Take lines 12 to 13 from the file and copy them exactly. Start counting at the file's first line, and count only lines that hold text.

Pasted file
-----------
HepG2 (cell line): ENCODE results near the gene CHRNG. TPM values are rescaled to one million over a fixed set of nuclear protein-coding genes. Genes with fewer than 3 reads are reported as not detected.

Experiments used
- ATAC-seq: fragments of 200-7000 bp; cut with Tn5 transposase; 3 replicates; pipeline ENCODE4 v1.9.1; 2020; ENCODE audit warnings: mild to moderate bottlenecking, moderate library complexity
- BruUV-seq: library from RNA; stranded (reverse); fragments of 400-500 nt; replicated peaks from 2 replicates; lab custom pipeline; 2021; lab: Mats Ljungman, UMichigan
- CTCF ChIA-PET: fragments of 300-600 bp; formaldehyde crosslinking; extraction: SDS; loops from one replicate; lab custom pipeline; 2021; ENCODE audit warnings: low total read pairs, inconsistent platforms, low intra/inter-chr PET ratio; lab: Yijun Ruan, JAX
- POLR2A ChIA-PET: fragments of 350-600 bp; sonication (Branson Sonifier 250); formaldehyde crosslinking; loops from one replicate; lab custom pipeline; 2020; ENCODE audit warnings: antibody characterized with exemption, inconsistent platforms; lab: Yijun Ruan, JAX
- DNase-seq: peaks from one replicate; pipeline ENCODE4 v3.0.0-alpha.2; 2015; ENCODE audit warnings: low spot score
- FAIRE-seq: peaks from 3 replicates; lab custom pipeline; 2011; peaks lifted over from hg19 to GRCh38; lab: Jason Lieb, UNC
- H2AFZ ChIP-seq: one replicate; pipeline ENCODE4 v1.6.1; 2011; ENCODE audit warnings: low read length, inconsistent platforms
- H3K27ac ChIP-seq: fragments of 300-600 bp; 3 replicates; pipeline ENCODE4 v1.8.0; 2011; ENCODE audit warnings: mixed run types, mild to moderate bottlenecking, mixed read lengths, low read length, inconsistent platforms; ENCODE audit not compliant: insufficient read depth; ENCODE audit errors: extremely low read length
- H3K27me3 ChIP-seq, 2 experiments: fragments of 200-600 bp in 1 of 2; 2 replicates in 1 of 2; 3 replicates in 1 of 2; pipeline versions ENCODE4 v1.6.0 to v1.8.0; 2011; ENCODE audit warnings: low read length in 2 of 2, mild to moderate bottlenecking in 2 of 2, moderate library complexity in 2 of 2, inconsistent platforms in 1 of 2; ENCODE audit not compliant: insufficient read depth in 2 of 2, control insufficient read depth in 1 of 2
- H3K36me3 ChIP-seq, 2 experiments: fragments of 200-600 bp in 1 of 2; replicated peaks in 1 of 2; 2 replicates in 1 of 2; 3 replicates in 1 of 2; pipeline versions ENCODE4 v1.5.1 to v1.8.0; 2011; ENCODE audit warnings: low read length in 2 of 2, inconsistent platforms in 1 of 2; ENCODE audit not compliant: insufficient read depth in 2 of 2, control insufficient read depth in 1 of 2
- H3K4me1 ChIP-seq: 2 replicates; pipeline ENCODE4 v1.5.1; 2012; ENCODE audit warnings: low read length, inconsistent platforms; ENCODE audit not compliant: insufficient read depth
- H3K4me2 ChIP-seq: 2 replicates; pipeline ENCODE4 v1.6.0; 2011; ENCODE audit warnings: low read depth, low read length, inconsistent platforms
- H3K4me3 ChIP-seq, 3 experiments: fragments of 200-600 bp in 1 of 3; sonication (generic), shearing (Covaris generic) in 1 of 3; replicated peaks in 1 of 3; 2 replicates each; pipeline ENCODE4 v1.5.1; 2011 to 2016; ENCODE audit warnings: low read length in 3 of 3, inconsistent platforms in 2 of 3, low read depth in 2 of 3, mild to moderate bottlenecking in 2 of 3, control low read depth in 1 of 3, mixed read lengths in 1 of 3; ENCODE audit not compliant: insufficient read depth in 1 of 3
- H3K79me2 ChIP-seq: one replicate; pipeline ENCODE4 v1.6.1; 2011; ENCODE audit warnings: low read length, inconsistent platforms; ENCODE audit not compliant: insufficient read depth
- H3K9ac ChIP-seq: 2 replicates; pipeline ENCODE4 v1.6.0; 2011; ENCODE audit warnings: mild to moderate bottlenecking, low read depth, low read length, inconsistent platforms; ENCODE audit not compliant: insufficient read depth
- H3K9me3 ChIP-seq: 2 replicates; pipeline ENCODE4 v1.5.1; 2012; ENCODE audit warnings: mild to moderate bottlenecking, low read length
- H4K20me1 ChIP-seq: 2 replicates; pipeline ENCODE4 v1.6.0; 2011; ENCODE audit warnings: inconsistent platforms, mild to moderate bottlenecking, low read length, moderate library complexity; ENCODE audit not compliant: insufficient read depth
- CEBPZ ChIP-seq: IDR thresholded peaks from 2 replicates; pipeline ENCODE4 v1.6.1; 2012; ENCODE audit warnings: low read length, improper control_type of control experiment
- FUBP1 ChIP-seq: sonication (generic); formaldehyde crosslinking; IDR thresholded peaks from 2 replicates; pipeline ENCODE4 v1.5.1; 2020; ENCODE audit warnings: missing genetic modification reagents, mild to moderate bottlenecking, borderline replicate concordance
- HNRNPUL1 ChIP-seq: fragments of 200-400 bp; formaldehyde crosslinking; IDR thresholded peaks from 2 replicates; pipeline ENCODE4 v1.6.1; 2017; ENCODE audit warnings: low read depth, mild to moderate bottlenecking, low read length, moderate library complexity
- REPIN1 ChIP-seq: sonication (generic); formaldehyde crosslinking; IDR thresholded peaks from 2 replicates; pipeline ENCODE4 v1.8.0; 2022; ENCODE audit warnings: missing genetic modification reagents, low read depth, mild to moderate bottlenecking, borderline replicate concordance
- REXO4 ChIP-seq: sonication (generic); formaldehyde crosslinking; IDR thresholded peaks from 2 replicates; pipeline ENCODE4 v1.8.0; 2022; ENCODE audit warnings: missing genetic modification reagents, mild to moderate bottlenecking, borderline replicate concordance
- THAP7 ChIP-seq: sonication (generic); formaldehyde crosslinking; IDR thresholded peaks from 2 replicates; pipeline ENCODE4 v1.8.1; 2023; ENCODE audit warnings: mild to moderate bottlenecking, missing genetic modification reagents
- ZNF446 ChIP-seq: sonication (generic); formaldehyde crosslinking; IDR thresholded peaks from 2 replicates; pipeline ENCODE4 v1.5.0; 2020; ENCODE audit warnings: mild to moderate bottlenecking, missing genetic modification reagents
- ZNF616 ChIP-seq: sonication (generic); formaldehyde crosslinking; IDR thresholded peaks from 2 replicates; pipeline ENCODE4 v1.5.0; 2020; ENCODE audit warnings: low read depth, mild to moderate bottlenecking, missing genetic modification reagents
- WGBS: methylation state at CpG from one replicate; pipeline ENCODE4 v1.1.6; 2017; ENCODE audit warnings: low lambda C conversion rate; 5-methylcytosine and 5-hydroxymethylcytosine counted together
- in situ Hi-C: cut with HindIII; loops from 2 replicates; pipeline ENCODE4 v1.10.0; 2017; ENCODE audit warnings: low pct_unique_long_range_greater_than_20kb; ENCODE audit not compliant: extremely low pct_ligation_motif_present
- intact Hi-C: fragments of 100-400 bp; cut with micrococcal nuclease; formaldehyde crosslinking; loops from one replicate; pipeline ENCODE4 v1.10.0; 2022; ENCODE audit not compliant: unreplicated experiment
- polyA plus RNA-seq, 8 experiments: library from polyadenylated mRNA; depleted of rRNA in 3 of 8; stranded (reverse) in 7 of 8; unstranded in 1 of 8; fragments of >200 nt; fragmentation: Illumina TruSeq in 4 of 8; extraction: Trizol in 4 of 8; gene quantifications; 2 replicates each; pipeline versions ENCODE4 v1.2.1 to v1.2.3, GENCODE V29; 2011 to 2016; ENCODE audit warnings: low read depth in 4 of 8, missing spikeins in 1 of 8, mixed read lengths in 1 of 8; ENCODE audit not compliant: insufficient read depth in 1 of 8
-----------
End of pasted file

- H3K36me3 ChIP-seq, 2 experiments: fragments of 200-600 bp in 1 of 2; replicated peaks in 1 of 2; 2 replicates in 1 of 2; 3 replicates in 1 of 2; pipeline versions ENCODE4 v1.5.1 to v1.8.0; 2011; ENCODE audit warnings: low read length in 2 of 2, inconsistent platforms in 1 of 2; ENCODE audit not compliant: insufficient read depth in 2 of 2, control insufficient read depth in 1 of 2
- H3K4me1 ChIP-seq: 2 replicates; pipeline ENCODE4 v1.5.1; 2012; ENCODE audit warnings: low read length, inconsistent platforms; ENCODE audit not compliant: insufficient read depth